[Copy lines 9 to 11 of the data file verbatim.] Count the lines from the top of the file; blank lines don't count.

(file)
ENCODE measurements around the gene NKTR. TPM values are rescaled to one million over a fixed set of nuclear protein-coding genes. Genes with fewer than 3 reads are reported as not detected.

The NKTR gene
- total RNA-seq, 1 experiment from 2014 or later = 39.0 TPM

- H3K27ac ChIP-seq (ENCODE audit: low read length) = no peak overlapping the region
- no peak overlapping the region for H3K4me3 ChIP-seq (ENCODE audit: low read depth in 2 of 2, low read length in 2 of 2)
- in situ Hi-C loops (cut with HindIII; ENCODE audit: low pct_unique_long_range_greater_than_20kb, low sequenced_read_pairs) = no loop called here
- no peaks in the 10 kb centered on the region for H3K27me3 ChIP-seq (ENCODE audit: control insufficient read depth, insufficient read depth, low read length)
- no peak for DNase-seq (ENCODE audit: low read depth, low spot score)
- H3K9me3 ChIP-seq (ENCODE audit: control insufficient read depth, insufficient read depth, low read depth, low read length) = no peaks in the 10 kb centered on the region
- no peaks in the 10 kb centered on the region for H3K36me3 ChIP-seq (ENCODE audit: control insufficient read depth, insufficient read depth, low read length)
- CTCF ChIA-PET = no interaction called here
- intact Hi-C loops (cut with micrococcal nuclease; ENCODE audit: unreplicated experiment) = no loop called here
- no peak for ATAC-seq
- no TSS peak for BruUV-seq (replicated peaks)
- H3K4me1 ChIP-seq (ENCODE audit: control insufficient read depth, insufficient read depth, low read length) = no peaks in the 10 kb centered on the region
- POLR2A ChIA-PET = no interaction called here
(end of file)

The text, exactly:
- H3K9me3 ChIP-seq (ENCODE audit: control insufficient read depth, insufficient read depth, low read depth, low read length) = no peaks in the 10 kb centered on the region
- no peaks in the 10 kb centered on the region for H3K36me3 ChIP-seq (ENCODE audit: control insufficient read depth, insufficient read depth, low read length)
- CTCF ChIA-PET = no interaction called here